While we still struggle for the Equal Rights Amendment here, article 21 says: All persons are equal before the law, and, consequently “No discrimination based on race, sex, creed or social standing shall be permitted.” The 2007 reforms would have added sexual orientation and state of health to the non-discrimination categories.
The Venezuelan constitution is also gender-neutral throughout, which is very intentional in Spanish, “Presidente o Presidenta,” “trabajador o trabajadora.” No ‘all men are created equal’ there.
Just as important, the constitution creates “citizen power” as a force--so there are Legislative, Executive, Judicial, Citizen and Electoral branches--and declares support for collective forms of ownership. These include encouraging cooperatives, making water a public good, and putting the money raised from selling oil into building the country with “humans at the center of the economic and political process” as foreign ministry official Roberto Poveda put it to us.
So that’s the written expression, but what’s the expression in the country? First, there was an explosion of new laws leading from the constitution. Along with the constitution itself, available in several inexpensive pocket editions, you can buy copies of laws from street vendors in Caracas, for example the law of cooperatives or the law of workers rights.
In each hillside neighborhood there is a Barrio Adentro health clinic, which translates as “inside the neighborhood.” The doctor lives on the top floor and works on the bottom floor.
The care is free, as are medications. They told us they dispense lots of medicines from the clinic, including birth control pills, but if they don’t have it they send you to a pharmacy with your prescription. Special pharmacies set up by the government give you 80% off, which they call solidarity pricing.
We asked if they have shortages of anything, they said no.
The tiny health clinic we visited in Palo Verde had a surprising number of medical staff: Two doctors (one Venezuelan and one Cuban), a nurse, and nine medical students, who go to class each day and also work in the clinic.
We spoke to Dr. Edita Goyo. The Venezuelan doctor is one of the minority of Venezuelan doctors who want to work with the poorest 80%--many refuse, some have emigrated to the U.S. and other countries, in fact, rather than heal the sick in their own country.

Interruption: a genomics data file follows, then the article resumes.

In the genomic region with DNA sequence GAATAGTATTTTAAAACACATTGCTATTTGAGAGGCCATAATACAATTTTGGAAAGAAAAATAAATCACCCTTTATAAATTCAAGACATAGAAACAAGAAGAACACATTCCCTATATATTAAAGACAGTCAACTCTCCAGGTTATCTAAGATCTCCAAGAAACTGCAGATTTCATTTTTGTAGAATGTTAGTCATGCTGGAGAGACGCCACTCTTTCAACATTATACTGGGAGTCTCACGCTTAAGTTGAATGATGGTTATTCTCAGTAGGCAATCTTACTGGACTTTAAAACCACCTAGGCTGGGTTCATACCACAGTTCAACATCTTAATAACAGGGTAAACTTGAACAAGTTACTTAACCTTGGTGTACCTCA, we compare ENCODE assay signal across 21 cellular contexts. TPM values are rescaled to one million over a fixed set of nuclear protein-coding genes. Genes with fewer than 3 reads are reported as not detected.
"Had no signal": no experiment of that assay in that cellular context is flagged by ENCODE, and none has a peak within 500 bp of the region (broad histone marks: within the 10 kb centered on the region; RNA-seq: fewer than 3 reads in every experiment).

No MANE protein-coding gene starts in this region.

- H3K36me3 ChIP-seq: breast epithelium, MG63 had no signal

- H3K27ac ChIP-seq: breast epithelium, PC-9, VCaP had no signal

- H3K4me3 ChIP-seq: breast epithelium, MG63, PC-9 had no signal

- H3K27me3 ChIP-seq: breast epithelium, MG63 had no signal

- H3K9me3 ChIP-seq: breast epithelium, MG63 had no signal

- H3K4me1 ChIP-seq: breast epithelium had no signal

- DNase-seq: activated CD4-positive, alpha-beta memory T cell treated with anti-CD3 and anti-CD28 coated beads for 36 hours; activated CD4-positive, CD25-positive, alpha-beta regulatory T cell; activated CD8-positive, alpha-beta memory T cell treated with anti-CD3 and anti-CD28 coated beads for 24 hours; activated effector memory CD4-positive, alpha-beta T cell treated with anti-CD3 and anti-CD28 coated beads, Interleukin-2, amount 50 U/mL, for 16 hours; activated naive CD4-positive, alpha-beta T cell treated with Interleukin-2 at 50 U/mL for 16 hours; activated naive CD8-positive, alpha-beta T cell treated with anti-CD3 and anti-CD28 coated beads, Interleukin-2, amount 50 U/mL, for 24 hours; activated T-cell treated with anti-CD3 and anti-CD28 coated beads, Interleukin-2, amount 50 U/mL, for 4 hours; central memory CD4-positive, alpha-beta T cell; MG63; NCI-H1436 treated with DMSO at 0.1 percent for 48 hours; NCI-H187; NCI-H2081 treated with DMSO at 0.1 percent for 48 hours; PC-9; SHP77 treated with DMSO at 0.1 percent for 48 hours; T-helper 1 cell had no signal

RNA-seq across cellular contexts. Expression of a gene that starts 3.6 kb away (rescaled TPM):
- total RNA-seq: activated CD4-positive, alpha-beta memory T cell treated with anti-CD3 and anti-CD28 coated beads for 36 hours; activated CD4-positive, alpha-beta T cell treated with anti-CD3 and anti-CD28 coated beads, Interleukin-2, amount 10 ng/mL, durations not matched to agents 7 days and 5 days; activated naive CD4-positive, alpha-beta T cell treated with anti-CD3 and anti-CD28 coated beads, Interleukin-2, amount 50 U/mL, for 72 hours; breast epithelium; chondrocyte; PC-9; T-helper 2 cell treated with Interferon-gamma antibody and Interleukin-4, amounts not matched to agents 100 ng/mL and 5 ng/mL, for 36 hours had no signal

Dr. Goyo was already a practicing physician when the mission was implemented, but she went through a 2-year program in ‘integral medicine’ to train her for work in a neighborhood clinic.
Students out of high school who want to become doctors enter 6 months pre-medical training, followed by 6 years in college, and 2 years in integral medicine, for 8 1/2 years total. While nearly all the medical students are Venezuelan, there are also students from other countries studying community medicine. At the clinic we visited, we met a young Brazilian man who was getting his medical degree there.
In addition to equality between the sexes, the right to contraception and contraceptive information is also guaranteed in the constitution. Abortion continues to be illegal (as it is everywhere in Latin America except Mexico City, Cuba, Puerto Rico and Guyana.)
We asked Doctor Goyo whether the clinic received any opposition from the church or anywhere else about birth control and she said no. The doctor said, however, that birth control and information was a lot harder for women to come by before the clinics were set up, that it’s much different now, “a world of difference.”
Gaudy Garcia started a women’s center in Monte Carmelo and a cooperative that does canning and makes preserves. She said: “Women are not only here to produce children, but we have knowledge and wisdom. But Machismo is deep in our culture, I’m guessing not just in Venezuela.”